Sen. Lindsey Graham Is Running For President In 2016 & Why He Announced He'd Announce Instead Of Announcing Isn't Totally Clear

The Republican Party's presidential candidate field is already pretty crowded with established politicians and political newcomers alike. On Monday, the 2016 election field just got its latest GOP candidate — well, almost. While appearing on CBS This Morning, South Carolina Sen. Lindsey Graham announced he will run for president in 2016. However, he won't make his formal announcement until early June, when we predict we'll be officially exhausted by this endless parade of possible presidents.

Graham was given the opportunity to speed up the process Monday morning. Instead, he chose to diffuse the anticipation by telling us exactly when and where he'll join Senators Marco Rubio, Rand Paul, and Ted Cruz, businesswoman Carly Fiorina, Dr. Ben Carson and former Arkansas Gov. Mike Huckabee in the 2016 face-off against former Secretary of State Hillary Clinton or her only challenger thus far, Sen. Bernie Sanders of Vermont. Phew. Did you get all of that?

On June 1, in his hometown of Central, South Carolina, Graham said he will "make an announcement," to which we're all invited to come. But "spend money when you do," the senator added.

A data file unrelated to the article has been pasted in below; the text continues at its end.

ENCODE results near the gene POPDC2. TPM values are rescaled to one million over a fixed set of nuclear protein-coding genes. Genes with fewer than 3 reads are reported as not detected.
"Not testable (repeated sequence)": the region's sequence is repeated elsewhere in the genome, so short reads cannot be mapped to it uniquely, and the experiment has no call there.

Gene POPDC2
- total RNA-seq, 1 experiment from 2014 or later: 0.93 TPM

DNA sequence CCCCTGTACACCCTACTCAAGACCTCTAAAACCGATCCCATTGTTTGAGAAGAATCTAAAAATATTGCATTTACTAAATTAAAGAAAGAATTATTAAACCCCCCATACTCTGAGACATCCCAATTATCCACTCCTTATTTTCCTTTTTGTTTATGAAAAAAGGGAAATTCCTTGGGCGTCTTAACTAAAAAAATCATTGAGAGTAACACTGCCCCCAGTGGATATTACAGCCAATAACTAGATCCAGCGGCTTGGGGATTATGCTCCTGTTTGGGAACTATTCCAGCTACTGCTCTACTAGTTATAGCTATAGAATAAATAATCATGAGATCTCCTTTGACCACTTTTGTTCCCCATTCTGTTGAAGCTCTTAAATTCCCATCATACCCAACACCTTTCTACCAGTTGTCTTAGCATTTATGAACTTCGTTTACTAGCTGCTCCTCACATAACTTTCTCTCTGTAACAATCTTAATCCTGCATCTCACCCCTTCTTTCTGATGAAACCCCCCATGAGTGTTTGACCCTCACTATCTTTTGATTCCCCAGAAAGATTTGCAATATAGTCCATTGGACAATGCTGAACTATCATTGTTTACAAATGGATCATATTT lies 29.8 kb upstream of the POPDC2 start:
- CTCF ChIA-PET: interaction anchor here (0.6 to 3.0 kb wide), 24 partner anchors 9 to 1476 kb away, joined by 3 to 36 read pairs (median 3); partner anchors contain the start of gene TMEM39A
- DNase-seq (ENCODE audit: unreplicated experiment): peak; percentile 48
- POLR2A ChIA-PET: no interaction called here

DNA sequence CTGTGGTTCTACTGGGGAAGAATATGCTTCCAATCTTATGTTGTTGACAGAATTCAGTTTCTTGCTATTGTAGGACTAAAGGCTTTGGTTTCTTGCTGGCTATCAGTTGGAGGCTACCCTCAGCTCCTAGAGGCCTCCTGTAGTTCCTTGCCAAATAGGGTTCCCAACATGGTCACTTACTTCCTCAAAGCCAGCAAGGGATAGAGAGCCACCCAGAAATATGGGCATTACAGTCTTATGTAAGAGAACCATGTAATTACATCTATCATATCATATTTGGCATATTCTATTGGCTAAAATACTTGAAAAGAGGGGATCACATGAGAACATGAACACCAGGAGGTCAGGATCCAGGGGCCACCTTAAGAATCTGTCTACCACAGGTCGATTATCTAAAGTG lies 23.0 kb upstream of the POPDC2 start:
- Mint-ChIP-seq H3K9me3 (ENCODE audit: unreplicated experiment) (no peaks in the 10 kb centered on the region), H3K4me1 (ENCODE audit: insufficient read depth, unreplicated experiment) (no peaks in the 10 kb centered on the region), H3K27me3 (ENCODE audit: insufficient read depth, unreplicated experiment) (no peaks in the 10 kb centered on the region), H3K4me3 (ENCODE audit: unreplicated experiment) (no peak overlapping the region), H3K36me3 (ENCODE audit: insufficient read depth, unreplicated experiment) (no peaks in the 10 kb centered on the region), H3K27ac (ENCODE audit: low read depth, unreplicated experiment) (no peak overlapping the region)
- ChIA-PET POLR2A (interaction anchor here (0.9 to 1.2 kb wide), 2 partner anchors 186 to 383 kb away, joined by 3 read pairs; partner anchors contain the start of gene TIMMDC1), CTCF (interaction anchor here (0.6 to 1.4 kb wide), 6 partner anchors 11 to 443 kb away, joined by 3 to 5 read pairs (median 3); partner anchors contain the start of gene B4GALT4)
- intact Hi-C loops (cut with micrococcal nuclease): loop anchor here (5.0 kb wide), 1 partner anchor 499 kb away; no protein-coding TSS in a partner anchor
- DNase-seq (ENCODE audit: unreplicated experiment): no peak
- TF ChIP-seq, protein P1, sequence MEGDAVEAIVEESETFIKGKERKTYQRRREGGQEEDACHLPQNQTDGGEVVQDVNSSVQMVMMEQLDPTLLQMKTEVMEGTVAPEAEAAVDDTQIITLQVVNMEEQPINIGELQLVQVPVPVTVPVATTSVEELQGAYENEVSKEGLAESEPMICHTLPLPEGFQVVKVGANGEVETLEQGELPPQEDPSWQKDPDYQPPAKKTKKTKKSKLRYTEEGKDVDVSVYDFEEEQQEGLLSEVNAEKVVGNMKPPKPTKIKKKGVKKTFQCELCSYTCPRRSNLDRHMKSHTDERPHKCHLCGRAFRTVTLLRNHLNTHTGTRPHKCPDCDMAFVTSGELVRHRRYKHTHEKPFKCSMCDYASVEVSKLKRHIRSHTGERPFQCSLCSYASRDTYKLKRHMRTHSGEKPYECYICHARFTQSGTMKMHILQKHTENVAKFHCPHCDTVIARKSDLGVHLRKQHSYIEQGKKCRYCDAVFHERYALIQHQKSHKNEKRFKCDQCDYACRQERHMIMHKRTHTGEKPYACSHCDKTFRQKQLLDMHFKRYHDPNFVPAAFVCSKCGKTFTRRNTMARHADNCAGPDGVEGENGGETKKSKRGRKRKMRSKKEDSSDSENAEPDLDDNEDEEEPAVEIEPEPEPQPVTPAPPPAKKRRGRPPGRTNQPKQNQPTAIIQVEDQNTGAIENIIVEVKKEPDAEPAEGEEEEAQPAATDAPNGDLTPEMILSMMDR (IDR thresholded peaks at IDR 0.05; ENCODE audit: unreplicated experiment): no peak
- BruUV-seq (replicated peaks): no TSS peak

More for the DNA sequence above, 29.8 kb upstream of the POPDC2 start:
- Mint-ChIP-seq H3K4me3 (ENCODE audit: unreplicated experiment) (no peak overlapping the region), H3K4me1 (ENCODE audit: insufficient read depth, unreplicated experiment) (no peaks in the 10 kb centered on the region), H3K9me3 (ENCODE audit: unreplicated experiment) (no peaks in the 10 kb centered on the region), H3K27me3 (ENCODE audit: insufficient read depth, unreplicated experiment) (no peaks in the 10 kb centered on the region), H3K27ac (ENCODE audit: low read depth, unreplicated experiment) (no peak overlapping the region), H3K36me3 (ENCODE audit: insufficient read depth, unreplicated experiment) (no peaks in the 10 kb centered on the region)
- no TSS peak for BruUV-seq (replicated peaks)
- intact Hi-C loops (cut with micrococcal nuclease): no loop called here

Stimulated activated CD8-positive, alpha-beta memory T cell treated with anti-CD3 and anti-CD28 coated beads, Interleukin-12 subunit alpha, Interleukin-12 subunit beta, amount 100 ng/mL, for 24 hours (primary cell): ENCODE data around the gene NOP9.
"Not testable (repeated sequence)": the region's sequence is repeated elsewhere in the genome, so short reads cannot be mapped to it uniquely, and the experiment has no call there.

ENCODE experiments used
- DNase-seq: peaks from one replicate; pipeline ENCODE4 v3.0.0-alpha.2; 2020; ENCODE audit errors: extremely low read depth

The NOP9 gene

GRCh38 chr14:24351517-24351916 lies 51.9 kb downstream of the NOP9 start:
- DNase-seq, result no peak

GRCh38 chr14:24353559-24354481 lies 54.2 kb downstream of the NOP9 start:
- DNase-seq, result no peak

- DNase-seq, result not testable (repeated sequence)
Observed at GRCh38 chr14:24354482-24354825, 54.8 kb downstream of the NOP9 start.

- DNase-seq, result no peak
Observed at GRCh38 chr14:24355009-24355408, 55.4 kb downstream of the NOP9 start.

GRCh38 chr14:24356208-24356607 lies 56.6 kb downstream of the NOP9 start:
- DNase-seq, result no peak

Yet the South Carolina Republican, who's a known critic of the Tea Party, has his reasons for running, and they may or may not have to do with the foreign policy inexperience of his GOP challengers. He told CBS on Monday:

I'm running because I think the world is falling apart. I've been more right than wrong on foreign policy. It's not the fault of others, or their lack of this or that, that makes me want to run. It's my ability, in my own mind, to be a good commander in chief, and to make Washington work. ... In my view, Democrats and Republicans work together too little, and I would try to change that if I was president. And when it comes to radical Islam, I would go after them before they come back here again.

Well, now that we got Lindsey Graham out of the way, which politicians are still eying the 2016 presidential race? Yes, the announcements are (unfortunately) not over yet. Former New York Gov. George Pataki is expected to be the next politician to make his big announcement. The Republican who led the liberal stronghold of New York for 12 years will likely enter the GOP presidential candidate field on May 28.

Former Texas Gov. Rick Perry, who ran for president in 2012, is also expected to make another go at the Oval Office. Perry plans to announce his candidacy on June 4 in Dallas. Perry made the announcement over the weekend via his wife, Anita.

Meanwhile, it's all but certain that former Florida Gov. Jeb Bush, son of George H. W. Bush and brother to George W. Bush, will enter the race and become perhaps the biggest concern for Hillary Clinton. Yet Bush's announcement is still "TBD" at this point.

On the Democratic side, former Maryland Gov. Martin O’Malley has scheduled his official announcement for May 30. As for the rest of the Democrats, most have seemed content with the current Clinton-Sanders match-up — and no one else has set a formal announcement at this time.

Image: Getty Images